When not in the classroom, you may find her at her favorite spot on campus (Sunset Cliffs), enjoying some Thai food from Supannee House of Thai, or even having a conversation with co-workers and students in Culbertson Hall. In the classroom, you’d know her as Professor Arianna Knowles. Knowles is an adjunct professor at PLNU and has been working here since 2019. However, 2019 was not her first time in classrooms at PLNU.

“I came in declared as a psychology major, but I don’t know that I necessarily could even give a reason why at that point in time,” said Knowles (13). “I knew I was interested in people. I really didn’t have any idea what I wanted to do for a career though.”

Her time at PLNU was heavily influenced by volunteer work at juvenile halls with PLNU ministry groups and her time as a teaching assistant (TA) in the psychology department.

“In the psychology department, it’s such a personal study and so the professors really bring themselves into the classroom,” said Knowles. “I got to know them very personally, and it just felt like home.”

When graduation came around, her sense of home and an inclination towards what was next was shaken.

“I had a little bit of an existential crisis after I graduated,” said Knowles. “I felt like what I needed to do was go into a doctoral program and get my Ph.D. in clinical psychology, but I felt so torn about that. The thought of spending the next six years of my life dedicated to a doctoral program freaked me out. There was a part of me that felt like this was something I needed to do, this is what I ‘should’ do, but another part of me wasn’t sure.”

Knowles took the next two years off to figure out her game plan. During that time, she made a trip to Europe, worked in PLNU’s Community Classroom program, and as a result, felt another unexpected career nudge.

“In training for that job, I got to sit in on one of the classes in the community,” said Knowles. “It was a sociology class called Race and Ethnicity that Kevin Modesto teaches. Just sitting in on it as a staff member really rocked my world. I had a crisis of whether I wanted to stay with psychology or go into the legal field to work with the issues highlighted in that class. I took some time off and finally decided I wanted to work with people on an emotional level. I felt really solidly that I would enjoy clinical work, so chose that route.”

“I had a crisis of whether I wanted to stay with psychology or go into the legal field to work with the issues highlighted in that class.”

The awaited epiphany struck and instead of a doctorate degree, Knowles set her eyes on her master’s degree.

After receiving her master’s degree in 2018, she worked on her practice of therapy while helping kids on the Autism spectrum; she then worked for a county mental health clinic and simultaneously joined a group private practice.

Once COVID-19 hit, however, her career took a turn toward teaching.

While in graduate school, a professor mentioned she might be a good fit to teach a psychology course for freshmen. Knowles said she was excited by this idea, but that she also experienced a voice of doubt, wondering if she had anything to offer. A few years later, when Kendra Oakes Mueller, Ph.D., became the chair of PLNU’s department, she asked if Knowles would like to teach.

“It was kind of a perfect season of life where I had the time and space, and it just felt like such a huge honor to be asked.” Knowles shared that she continues to feel that honor, and finds a lot of meaning in teaching in the department that shaped her own journey so personally.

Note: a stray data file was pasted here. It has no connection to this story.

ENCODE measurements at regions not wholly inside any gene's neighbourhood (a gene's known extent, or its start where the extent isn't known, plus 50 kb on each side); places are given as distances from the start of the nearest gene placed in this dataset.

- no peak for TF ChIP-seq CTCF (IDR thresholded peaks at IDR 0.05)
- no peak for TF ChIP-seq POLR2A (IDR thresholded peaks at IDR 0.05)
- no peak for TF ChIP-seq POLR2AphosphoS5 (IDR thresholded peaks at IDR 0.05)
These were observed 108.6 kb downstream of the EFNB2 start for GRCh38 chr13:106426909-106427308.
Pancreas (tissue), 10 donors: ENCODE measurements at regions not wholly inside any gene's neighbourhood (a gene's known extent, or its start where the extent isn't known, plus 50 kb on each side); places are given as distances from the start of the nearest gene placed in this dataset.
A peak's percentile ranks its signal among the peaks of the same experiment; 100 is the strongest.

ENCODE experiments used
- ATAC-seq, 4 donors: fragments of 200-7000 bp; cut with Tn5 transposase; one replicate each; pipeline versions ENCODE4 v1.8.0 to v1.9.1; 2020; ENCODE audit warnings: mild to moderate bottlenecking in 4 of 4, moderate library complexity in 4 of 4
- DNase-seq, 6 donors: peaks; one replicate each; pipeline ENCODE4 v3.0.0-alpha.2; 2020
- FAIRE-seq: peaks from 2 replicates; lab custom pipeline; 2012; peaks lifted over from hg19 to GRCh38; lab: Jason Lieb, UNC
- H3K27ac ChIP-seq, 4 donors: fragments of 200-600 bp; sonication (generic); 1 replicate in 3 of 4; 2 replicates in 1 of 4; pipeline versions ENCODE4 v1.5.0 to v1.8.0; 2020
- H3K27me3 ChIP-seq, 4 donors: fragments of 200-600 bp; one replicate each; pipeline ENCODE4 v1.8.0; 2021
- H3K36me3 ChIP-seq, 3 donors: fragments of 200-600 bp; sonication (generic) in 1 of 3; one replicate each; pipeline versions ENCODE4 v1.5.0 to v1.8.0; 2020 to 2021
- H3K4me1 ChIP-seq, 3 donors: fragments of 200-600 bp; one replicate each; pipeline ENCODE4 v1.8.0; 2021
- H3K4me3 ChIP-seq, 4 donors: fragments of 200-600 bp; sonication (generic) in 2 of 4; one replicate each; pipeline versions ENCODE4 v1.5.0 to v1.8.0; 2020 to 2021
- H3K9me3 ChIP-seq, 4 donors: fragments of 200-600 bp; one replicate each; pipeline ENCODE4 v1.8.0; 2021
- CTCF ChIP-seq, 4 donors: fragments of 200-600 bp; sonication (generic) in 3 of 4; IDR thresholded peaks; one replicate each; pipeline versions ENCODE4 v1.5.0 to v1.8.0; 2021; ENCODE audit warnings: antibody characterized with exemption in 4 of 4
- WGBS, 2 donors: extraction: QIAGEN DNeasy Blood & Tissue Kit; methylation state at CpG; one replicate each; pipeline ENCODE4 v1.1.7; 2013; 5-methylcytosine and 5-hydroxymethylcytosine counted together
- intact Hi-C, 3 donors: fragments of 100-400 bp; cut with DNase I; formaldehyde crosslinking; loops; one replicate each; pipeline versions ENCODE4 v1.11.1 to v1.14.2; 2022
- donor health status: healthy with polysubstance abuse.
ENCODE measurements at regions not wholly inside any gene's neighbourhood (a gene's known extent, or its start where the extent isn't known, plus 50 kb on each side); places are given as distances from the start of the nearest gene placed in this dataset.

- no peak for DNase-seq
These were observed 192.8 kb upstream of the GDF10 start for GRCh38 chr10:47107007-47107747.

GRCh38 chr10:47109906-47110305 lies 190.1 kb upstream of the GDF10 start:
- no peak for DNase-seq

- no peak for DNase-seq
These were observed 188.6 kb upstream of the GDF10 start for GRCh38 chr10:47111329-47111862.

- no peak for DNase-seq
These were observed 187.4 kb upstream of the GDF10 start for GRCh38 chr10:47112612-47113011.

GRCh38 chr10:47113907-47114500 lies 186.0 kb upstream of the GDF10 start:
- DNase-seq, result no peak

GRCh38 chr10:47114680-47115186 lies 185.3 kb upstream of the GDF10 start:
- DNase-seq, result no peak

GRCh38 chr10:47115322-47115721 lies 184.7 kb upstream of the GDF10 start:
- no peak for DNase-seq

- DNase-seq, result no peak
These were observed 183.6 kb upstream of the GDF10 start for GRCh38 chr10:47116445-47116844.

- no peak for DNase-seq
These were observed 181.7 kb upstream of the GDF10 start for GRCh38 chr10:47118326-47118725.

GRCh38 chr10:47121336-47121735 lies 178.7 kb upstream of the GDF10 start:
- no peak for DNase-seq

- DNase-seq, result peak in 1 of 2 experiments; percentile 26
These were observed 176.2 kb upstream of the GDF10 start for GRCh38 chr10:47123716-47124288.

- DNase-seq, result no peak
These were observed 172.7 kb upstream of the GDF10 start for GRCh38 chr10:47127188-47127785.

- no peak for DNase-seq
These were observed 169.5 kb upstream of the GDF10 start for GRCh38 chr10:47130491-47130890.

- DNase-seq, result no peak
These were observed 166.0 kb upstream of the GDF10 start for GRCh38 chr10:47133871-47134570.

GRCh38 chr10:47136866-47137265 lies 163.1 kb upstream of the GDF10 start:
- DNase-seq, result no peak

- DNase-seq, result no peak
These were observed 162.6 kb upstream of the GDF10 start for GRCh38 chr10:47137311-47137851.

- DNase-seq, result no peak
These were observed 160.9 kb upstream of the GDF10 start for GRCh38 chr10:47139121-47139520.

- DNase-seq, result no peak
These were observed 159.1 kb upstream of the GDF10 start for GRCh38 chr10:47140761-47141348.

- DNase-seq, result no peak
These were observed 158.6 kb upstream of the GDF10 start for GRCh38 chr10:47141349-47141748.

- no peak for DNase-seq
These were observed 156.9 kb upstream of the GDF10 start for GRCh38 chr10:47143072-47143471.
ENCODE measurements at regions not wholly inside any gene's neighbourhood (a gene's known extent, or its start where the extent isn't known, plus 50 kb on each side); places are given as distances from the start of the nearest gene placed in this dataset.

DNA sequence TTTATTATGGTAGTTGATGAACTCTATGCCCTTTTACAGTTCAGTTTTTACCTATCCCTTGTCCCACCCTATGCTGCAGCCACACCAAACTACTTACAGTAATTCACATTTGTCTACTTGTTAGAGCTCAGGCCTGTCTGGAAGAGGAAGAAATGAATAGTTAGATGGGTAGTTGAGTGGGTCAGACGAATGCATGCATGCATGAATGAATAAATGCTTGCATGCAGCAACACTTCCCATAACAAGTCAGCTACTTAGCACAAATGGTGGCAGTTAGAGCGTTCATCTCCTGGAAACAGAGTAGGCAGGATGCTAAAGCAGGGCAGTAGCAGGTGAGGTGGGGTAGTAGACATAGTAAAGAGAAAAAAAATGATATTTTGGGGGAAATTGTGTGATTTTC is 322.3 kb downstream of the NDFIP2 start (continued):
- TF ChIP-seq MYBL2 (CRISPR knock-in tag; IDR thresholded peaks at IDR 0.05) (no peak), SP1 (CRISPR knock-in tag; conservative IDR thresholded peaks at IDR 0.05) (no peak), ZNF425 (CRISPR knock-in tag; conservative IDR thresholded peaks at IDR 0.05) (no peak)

After getting through Zoom classes in her first year of teaching, Knowles got to experience in-person teaching last semester. She teaches Psychology of Personal Development (an introductory psychology class). Sharing her knowledge and expertise with her students has been a meaningful experience for both Knowles and students.

“This class is so deeply personal, and it’s almost like a jumpstart in therapy,” said Knowles.

“Soak up every minute. There’s no time like these years in college that you’ll carry with you for the rest of your life.”

With her career of both teaching and also maintaining a private practice, Knowles mentioned that some of her previous students have reached out after taking her class and become her clients.

“To make it super clear, I do not do therapy with anybody that I am currently working with as a student. But I do let folks know afterward [about my practice if they reach out]. It’s a huge honor [to have students reach out].”

Knowles recently decided that this will be her final term teaching due to her growing private practice. However, she will guest-lecture within PLNU’s M.A. in Clinical Counseling program. Her advice to students as they navigate their time at PLNU is, “Soak up every minute. There’s no time like these years in college that you’ll carry with you for the rest of your life.”

Fun Facts About Arianna:

What is a fun fact your students don’t know about you?
I live on a 34-foot powerboat.

Where are some places you have docked at or cool places you’ve traveled to?
Catalina Island

What is your favorite spot on campus?
Sunset Cliffs

What is your favorite food and restaurant in San Diego?
Supannee House of Thai

Favorite podcast and book?
On Being (Podcast)
Tattoos on the Heart: The Power of Boundless Compassion (Book)

Lainie Alfaro is a student at PLNU studying multimedia journalism. She's currently the marketing and research assistant at Viewpoint, and she was previously the editor in chief of The Point student newspaper.